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Re: Debian Boot Sequence

Postby llewellen » 2018-05-25 15:54

I had no intention of touching upon an exposed nerve of defensiveness. The question is withdrawn.
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Re: Debian Boot Sequence [Withdrawn]

Postby Head_on_a_Stick » 2018-05-27 12:05

Fresh stretch system:
Code: Select all
empty@hegel:~ $ systemd-analyze                                                     
Startup finished in 2.790s (kernel) + 1.684s (userspace) = 4.475s
empty@hegel:~ $

Seems pretty quick to me :cool:

I have quiet set so I see nothing during the boot process until the TTY prompt appears (promptly).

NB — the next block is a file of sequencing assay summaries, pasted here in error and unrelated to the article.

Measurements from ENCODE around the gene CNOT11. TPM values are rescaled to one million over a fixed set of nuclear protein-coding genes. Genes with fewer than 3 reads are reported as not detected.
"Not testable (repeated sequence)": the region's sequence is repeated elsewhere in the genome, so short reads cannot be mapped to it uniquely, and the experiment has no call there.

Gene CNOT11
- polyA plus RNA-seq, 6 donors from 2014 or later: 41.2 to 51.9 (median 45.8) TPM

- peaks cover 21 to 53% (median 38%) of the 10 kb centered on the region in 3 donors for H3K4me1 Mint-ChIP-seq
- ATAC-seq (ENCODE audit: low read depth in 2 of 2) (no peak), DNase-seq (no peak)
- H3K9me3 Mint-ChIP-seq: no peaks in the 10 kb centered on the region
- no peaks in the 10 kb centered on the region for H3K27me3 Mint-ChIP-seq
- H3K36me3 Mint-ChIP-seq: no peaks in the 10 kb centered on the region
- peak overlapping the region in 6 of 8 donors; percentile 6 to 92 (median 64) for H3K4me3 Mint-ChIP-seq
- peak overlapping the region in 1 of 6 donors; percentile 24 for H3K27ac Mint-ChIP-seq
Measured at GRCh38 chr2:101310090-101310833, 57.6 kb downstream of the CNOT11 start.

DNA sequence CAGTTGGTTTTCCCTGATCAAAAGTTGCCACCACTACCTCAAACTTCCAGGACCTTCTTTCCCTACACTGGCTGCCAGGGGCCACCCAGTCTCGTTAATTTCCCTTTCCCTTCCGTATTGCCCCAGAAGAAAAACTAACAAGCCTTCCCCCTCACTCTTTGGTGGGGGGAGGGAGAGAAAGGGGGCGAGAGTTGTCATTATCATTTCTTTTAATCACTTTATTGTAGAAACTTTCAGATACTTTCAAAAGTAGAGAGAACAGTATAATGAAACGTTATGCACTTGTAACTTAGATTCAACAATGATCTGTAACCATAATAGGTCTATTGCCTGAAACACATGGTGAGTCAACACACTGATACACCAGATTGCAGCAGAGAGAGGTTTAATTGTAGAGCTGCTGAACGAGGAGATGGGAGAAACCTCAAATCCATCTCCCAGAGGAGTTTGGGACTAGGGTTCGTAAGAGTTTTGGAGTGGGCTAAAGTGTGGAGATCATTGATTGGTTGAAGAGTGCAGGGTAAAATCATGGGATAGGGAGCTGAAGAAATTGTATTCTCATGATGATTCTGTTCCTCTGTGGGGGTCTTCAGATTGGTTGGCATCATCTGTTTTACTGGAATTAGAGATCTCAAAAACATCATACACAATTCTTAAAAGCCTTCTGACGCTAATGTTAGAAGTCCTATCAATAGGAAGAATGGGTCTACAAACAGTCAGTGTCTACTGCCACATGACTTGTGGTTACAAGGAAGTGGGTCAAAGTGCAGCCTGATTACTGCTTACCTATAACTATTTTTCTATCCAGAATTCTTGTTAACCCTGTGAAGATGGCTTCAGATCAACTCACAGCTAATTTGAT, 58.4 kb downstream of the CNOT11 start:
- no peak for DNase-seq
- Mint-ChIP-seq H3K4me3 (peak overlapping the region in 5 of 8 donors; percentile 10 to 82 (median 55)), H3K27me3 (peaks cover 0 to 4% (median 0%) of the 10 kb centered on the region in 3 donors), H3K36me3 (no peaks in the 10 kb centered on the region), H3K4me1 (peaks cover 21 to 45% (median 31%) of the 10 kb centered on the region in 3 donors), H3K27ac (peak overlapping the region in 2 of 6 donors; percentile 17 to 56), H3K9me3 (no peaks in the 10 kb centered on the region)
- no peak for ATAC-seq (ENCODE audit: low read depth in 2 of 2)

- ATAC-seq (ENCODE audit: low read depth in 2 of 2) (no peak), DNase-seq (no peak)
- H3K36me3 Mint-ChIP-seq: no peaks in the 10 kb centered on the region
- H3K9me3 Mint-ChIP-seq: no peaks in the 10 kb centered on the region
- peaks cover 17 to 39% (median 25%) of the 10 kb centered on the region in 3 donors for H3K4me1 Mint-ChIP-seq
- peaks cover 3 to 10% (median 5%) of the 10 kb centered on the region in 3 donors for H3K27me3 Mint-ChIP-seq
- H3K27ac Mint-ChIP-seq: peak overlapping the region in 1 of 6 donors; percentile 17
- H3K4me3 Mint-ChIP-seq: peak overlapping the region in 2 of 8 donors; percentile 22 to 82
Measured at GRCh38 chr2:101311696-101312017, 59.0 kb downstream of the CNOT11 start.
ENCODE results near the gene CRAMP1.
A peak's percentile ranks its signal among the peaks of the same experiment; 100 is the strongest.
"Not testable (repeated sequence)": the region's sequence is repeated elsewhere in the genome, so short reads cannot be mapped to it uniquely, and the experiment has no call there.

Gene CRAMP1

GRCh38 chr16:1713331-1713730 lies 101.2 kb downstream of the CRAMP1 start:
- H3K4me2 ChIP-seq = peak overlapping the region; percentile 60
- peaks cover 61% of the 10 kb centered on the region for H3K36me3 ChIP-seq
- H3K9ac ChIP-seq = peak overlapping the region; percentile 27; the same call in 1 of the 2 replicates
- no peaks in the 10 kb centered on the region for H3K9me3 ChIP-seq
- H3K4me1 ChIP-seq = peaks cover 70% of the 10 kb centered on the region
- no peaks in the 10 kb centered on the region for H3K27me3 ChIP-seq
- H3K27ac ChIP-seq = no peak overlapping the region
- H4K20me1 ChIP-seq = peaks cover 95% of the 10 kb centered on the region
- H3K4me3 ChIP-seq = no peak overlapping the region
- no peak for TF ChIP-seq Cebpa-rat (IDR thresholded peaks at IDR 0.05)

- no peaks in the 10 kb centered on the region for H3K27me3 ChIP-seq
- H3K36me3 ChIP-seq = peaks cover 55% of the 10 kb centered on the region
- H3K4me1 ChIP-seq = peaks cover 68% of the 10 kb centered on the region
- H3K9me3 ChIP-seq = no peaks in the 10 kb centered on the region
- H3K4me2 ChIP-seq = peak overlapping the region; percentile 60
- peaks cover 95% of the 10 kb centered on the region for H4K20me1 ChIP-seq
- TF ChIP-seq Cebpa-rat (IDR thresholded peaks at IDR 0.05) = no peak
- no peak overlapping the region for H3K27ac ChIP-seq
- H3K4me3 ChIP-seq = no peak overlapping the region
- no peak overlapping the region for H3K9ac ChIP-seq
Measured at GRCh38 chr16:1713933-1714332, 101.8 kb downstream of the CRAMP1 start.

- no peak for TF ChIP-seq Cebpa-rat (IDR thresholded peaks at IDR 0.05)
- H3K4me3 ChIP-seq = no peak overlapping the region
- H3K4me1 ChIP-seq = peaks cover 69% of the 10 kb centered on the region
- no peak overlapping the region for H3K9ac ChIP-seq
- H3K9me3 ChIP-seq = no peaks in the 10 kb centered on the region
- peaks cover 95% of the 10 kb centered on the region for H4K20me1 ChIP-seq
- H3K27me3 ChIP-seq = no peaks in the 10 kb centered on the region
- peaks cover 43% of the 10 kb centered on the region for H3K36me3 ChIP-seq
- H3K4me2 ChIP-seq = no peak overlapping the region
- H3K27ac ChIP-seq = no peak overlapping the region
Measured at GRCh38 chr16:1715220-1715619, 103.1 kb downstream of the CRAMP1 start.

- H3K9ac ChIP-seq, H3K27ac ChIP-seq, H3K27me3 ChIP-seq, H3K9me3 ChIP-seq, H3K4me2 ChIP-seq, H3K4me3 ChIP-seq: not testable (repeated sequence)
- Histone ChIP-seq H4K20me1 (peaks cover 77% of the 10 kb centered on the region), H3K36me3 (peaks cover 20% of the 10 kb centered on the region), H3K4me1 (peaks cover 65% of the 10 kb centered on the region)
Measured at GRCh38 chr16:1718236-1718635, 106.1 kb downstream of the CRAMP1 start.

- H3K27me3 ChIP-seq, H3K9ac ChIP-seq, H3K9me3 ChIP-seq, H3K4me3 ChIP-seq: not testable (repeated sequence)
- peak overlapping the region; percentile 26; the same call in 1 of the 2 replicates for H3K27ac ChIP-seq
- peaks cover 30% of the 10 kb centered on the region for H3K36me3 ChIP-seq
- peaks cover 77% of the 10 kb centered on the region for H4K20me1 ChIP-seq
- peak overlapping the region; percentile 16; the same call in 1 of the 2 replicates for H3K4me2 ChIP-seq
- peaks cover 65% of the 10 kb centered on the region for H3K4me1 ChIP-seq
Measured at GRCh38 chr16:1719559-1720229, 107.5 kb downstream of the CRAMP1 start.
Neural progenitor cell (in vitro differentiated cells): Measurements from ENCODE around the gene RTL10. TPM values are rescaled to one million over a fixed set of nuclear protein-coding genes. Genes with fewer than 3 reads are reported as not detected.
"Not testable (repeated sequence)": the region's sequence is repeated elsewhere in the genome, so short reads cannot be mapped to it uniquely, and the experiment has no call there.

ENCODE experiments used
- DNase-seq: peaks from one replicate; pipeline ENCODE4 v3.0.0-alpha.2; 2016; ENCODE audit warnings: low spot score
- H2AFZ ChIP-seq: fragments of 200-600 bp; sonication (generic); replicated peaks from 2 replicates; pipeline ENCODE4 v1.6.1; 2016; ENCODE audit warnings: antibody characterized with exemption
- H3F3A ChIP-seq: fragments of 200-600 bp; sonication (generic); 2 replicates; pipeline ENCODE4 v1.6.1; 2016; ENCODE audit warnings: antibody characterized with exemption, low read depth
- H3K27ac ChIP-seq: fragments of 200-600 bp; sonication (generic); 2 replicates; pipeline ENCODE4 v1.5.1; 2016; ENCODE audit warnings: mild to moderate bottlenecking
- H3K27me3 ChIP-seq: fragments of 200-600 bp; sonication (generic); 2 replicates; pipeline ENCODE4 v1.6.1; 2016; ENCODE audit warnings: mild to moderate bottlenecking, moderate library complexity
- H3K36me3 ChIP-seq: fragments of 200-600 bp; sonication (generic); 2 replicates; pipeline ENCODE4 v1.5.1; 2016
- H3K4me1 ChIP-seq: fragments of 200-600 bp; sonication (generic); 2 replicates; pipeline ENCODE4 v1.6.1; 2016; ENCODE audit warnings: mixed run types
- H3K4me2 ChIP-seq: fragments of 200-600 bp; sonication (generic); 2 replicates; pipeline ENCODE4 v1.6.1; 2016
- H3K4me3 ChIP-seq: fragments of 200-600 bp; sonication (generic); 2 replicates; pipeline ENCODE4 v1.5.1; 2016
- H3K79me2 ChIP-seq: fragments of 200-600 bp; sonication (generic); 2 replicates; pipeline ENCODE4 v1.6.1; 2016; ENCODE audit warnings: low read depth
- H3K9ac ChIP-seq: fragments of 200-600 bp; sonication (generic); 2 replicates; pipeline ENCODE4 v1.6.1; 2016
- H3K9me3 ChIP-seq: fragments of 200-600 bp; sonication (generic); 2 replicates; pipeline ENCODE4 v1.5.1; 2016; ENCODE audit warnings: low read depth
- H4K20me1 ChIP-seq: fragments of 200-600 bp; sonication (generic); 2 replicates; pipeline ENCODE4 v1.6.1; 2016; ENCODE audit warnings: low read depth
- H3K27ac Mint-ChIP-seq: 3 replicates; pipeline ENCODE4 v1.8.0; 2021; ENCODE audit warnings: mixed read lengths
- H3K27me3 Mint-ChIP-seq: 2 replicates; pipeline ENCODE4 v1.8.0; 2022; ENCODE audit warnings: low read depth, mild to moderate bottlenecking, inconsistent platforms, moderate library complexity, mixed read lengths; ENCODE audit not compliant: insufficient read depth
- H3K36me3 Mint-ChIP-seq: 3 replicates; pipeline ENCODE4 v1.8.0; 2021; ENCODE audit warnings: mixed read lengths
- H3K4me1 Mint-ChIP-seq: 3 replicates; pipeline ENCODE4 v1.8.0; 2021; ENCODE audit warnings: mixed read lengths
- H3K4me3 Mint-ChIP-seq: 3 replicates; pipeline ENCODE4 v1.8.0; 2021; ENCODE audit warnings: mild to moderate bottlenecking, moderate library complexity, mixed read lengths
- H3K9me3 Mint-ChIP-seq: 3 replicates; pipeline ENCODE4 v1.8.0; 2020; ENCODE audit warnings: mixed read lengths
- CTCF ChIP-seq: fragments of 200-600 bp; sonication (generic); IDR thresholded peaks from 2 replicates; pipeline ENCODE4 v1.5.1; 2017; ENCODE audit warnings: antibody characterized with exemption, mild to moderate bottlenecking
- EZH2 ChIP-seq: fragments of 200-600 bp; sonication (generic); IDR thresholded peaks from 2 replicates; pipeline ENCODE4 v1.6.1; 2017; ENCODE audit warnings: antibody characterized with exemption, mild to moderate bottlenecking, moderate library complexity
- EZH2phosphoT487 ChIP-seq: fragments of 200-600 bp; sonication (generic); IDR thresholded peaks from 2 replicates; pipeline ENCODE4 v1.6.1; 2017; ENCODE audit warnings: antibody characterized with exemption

What exactly do you mean by "cluttered"?

I have no failed units:
Code: Select all
empty@hegel:~ $ systemctl --failed
0 loaded units listed. Pass --all to see loaded but inactive units, too.
To show all installed unit files use 'systemctl list-unit-files'.
empty@hegel:~ $

I won't bore you with the journal contents but they look pretty "clean" to me, only a few inconsequential (and useful) warnings; no errors at all that I can see.
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Re: Debian Boot Sequence [Withdrawn]

Postby llewellen » 2018-05-27 13:38

@Head_on_a_Stick: Thank you for the substantive response. At the risk of inviting further flame throwers:

I'm running Debian-Testing on an ASUS X200CA (my backup experimenting laptop)

Code: Select all
 drew@dell:~$ systemd-analyze
Startup finished in 4.719s (firmware) + 5.820s (loader) + 4.527s (kernel) + 54.908s (userspace) = 1min 9.976s
graphical.target reached after 28.506s in userspace
drew@dell:~$
 
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Re: Debian Boot Sequence [Withdrawn]

Postby Head_on_a_Stick » 2018-05-27 13:59

llewellen wrote:At the risk of inviting further flame throwers

Pro Tip: ignore fuckwits.

Code: Select all